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Tuesday, 16 October, 2001, 11:31 GMT 12:31 UK
Jobs woe for German economy
By BBC News Online's James Arnold
Munich's Oktoberfest - held traditionally, albeit confusingly in September - was a more dismal affair than usual this year.
Germany's economy was already stuttering dangerously ahead of the 11 September attacks on the US.
Now, with the country's top companies announcing a swathe of job losses, the mood is grimmer than it has been for years.
As economists slash their forecasts, fears are mounting that the country's current slowdown could become a prolonged and painful slump.
The mood darkens...
After starting the year amid modest cheer, the German economy has nose-dived in the past few months.
In the latest of a series of downward forecast revisions, the BDB banking association cut its 2001 growth outlook to just 0.8%, from the previous 1-1.5%.
Even the more sanguine government is reportedly lowering its own forecast for next year's growth from 2.25% to 1.5%.
Although both figures are still in positive territory, most forecasters now say the last few months of this year will show zero or even negative growth - a full recession even by the strictest definition of the word.
... as jobs are slashed
But what is really troubling Germans is the realisation that macroeconomic woe is filtering through to the real economy.
Like their counterparts elsewhere, German firms have unloaded tens of thousands of job losses in the past few months - a trend that has gathered pace since the US attacks.
On Monday, Siemens and Commerzbank, two of Germany's best-known firms, announced more than 10,000 fresh lay-offs, over and above thousands unveiled earlier in the year.
And while workers in the US or UK may be hardened to such realities, slashing staff is a political hot potato in Germany, where labour rights take a higher profile.
Commerzbank claimed that its redundancies were the first it had ever made in its 130-year history.
Now Germany's unemployment rate is, at more than 9%, above the eurozone average.
Unsurprisingly, this has taken its toll on confidence.
Business sentiment, as measured by the influential Ifo index, was already at a five-year low in midsummer, and has fallen again since the attacks.
The consumer is also gloomy.
Retail sales, which have slouched along all year, took a bigger-than-expected tumble in September.
German retailers, already in the doldrums, have announced a series of dire results - most recently electronics retailer ProMarkt, a subsidiary of Britain's Kingfisher, which saw losses double thanks to slowing demand.
But will the current slowdown become a slump?
For Europe as a whole, the question is crucial.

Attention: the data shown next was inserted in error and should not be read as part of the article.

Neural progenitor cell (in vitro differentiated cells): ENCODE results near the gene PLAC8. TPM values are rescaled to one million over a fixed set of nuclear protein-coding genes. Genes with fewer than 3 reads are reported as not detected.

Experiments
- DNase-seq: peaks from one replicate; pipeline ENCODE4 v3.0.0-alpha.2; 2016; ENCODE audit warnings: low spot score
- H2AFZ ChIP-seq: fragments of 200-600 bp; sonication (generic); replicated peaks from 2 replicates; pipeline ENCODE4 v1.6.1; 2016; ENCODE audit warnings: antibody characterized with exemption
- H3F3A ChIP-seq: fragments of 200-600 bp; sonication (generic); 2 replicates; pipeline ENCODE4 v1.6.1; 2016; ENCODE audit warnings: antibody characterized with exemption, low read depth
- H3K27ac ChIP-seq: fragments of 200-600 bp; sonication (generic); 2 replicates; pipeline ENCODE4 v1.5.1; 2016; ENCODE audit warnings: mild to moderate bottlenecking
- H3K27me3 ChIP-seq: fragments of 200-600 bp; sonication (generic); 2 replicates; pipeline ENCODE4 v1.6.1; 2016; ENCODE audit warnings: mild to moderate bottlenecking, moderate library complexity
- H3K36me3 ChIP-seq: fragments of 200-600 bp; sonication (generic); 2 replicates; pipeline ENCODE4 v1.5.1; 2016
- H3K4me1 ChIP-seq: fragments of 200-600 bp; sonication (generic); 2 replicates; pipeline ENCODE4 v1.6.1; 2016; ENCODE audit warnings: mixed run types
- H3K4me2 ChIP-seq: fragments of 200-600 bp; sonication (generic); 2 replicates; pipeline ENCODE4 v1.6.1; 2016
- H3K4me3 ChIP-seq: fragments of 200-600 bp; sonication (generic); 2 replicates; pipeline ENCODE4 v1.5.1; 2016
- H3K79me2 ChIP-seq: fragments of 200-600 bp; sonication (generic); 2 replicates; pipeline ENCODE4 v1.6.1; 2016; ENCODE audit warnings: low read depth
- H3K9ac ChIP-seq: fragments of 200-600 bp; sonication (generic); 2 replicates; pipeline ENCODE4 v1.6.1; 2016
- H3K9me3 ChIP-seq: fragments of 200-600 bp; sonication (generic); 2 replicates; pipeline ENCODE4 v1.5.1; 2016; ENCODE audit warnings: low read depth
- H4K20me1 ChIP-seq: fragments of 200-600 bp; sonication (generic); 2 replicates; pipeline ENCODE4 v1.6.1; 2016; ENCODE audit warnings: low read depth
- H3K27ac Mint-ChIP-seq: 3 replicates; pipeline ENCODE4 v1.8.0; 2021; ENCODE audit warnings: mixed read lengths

Germany accounts for 30% of the European Union's economic output, so a recession there will inevitably spread around the region.
Some fear that prolonged stagnation in Europe's biggest economy could see Germany fall into the same lamentable position as Japan - a mammoth, industrialised, fundamentally rich economy that cannot be kicked into life by any amount of government effort,
Reasons to be cheerful
But the Germany-as-Japan scenario is still a little far-fetched.
Interest rates in the eurozone still have a long way to fall: the European Central Bank opted not to cut at its last meeting, but is believed certain to do so soon.
And while the job cuts are causing short-term pain, economists take heart from the fact that they are happening at all.
One of the factors that has kept Japan in stagnation has been its companies' persistent failure to trim their fat; German industry is arguably over-staffed at present, and should emerge leaner and fitter from the current crisis.
More to the point, Germany remains strongly competitive. Although its business costs are high, it is seen as a highly productive place to invest, thanks to its world-class infrastructure and peerless skills-base.
Car giant BMW recently opted to locate a new £600m plant at home, turning down cheaper offers from Eastern Europe.
The main cause for optimism is the admirably cautious approach of the German government.
While its counterparts around the world have lined up expensive - and potentially wasteful - economic stimulus packages, Chancellor Gerhard Schroeder's administration has clung to laisser-faire.
Mr Schroeder has repeatedly denied press reports that he is planning a state-sponsored economic boost, admitting only that he might look again at the tax regime later in the year - a measure that was in any case on the cards.
After decades of government coddling of domestic industry, allowing corporate Germany to work out its own problems could be the sort of stringency that the economy needs.
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